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(When I use an $=$, I am referring to a congruence relation.)

I am curious is anybody can point me in the right direction for solving the following congruence relation ($a$,$b$ of course both integers)

$$a^b=b^a \mod (a+b)$$

I have tried rewriting this in a few forms, such as let $b=a+n$ and finding more likely scenarios for this to occur. However, I dont even know really how to approach writing a solution!

If anybody can just point me in the right direction, if I'm looking for abstract algebra terms, or some other form of math all together, that's all I really need!

Although, if you do have a solution, I would love to see that as well!

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You can rewrite the equality as $a^b \equiv (-b)^b \equiv (-1)^b \cdot b^b \equiv b^a \mod (a+b)$ or $b^{a - b} \equiv (-1)^b \mod (a+b)$. I'm not sure if that helps. –  TMM Oct 22 '12 at 20:48
    
@TMM To cancel $\rm\:b\:$ as you did requires $\rm\: 1 = (b,a+b) = (b,a).\ \ $ –  Bill Dubuque Oct 22 '12 at 21:59
    
@Bill Yes you are right. So you can only do that if $(a,b) = 1$. But even then, it's not clear how to continue (or what to do if $(a,b) = d > 1$). –  TMM Oct 22 '12 at 22:29

2 Answers 2

Let's suppose $ab \neq 0$ and define $d:=\text{gcd}(a,b)$, so that $a=dA, b=dB$, then $a^b \equiv b^a \pmod{a+b}$ if and only if $d^{d(B-A)}A^{dB}\equiv B^{dA}\pmod{A+B}$; by contruction $\text{gcd}(A,B)=1$, so that the above relation is true if and only if $(A^{-B}B^A)^d \equiv d^{d(B-A)} \pmod{A+B}$.

The general case now seems a bit untractable; for now, let's see a particular case: $d=1$ and $A+B$ is a power of a prime $p\ge 3$, let's say $p^k$, with $k\ge 1$.

We have to solve $A^{-B}B^A \equiv 1 \pmod{p^k}$ with $A+B=p^k$; if $p\mid A$ then $p\mid p^k-A=B$, against the assumption $\text{gcd}(A,B)=1$. It means that, if a solution exists, then $p\nmid AB$. Define $g$ a generator in $\mathbb{Z}/p^k\mathbb{Z}$, and $\alpha$ the unique integer in $[1,\varphi(p^k)]$ such that $A \equiv g^{\alpha} \pmod{p^k}$. Then we have to verify $g^{-\alpha(p^k-g^{\alpha})}(p^k-g^{\alpha})^{g^{\alpha}}\equiv 1\pmod{p^k}$.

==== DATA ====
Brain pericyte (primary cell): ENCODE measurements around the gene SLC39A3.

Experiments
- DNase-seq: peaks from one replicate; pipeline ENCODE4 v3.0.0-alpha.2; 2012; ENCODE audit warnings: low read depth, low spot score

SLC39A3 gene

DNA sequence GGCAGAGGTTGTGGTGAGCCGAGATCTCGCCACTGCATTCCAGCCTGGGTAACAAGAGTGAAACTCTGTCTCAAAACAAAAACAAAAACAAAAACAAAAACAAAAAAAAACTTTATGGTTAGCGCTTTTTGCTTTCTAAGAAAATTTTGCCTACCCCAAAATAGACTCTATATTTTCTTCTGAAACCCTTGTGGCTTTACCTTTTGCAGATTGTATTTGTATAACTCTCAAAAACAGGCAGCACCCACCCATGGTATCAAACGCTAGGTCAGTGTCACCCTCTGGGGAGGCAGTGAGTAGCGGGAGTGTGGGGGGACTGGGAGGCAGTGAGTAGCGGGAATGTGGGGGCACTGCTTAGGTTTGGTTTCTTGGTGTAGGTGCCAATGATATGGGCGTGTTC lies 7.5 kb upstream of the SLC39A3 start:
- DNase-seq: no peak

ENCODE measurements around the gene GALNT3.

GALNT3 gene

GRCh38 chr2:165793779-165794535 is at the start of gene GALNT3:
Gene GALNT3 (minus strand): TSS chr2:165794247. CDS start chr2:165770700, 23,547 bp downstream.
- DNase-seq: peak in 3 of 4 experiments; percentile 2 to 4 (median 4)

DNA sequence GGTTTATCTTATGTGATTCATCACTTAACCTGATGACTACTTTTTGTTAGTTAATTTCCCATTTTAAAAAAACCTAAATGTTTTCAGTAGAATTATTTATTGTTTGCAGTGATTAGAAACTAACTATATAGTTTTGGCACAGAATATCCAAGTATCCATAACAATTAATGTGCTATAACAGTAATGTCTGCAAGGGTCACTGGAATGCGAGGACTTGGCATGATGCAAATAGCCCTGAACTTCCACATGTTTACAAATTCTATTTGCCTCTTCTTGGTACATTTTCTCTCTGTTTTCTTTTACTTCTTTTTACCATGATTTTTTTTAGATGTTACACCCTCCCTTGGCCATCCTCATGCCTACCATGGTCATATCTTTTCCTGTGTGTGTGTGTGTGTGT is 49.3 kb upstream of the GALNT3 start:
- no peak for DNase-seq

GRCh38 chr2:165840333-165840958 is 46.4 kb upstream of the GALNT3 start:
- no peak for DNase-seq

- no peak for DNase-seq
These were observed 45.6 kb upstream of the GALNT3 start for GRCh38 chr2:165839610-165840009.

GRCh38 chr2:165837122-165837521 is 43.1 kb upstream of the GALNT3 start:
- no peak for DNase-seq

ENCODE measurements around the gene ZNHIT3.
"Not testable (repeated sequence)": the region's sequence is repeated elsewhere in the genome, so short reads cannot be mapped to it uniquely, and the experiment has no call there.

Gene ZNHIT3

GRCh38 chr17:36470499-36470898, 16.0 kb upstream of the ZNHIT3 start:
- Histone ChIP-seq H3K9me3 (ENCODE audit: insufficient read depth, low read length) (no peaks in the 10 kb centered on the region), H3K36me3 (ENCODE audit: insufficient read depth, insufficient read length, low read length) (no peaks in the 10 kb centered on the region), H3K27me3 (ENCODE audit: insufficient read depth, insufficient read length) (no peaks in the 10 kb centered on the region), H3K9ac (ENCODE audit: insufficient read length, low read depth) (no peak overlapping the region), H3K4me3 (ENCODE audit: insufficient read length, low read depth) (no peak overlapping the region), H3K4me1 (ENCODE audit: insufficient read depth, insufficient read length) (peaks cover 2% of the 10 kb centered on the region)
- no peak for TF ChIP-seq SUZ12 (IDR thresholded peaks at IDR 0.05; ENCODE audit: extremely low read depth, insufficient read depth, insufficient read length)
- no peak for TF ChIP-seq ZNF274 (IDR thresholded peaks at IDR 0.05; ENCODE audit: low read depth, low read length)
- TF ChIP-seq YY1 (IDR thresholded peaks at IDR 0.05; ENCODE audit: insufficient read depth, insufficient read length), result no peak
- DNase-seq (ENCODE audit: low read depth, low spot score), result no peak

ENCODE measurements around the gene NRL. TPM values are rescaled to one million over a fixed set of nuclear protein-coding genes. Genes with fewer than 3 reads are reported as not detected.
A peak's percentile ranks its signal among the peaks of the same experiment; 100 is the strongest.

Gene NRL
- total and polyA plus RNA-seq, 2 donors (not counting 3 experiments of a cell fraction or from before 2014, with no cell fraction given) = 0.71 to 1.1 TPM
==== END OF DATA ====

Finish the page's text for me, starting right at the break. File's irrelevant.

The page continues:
Case1: $2\nmid A=g^{\alpha}$. It's necessary and sufficient to verify that $-\alpha(p^k-g^{\alpha})-\alpha g^{\alpha} \equiv 0 \pmod{\varphi(p^k)}$, that is equivalent to $p-1 \mid \alpha$.

Case2: $2\mid A=g^{\alpha}$. It's necessary and sufficient to verify that $-\alpha(p^k-g^{\alpha})+\alpha g^{\alpha} \equiv 0 \pmod{\varphi(p^k)}$ that is equivalent to $2\alpha g^{\alpha}\equiv \alpha p^{k-1}\pmod{\varphi(p^k)}$. If $k\ge 2$ then $p\mid p^{k-1}\mid \varphi(p^k)$ and $p\mid \alpha p^{k-1}$, then $p\mid 2\alpha g^{\alpha}$, but $p\ge 3$ and $g^{\alpha}=A$ is coprime with $B$, i.e. $p\nmid AB$, so we must have $p^{k-1}\mid \alpha$. There exists $\gamma \in \{1,2,\ldots,p-1\}$ such that $\alpha=p^{k-1}\gamma$ and the above relation is equivalent to $2\gamma g^{p^{k-1}\gamma} \equiv \gamma \pmod{p-1}$. Clearly $\gamma$ must be even, since it particular such relation holds mod $2$, so it's equivalent to $\gamma g^{p^{k-1}\gamma} \equiv \frac{1}{2}\gamma \pmod{\frac{1}{2}(p-1)}$. Now, even supposing $\text{gcd}(p-1,\gamma)=1$ we can't do much more, since the solution structure will depend from the value of $k$, $p$ and the factorization of $\frac{1}{2}(p-1)$.

That's all I did, for now..

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Not a solution, but perhaps a reduction to a somewhat simpler looking equation:

Suppose $\gcd(a,\phi(a+b))=1$. Choose $c$ so $b\equiv ac\pmod{\phi(a+b)}$. Then $$a^{ac}\equiv (ac)^a\pmod{a+b}$$ so $$a^c\equiv ac\pmod{a+b}$$ Assuming further $\gcd(a,b)=1$, we have $$a^{c-1}\equiv c\pmod{a+b}$$

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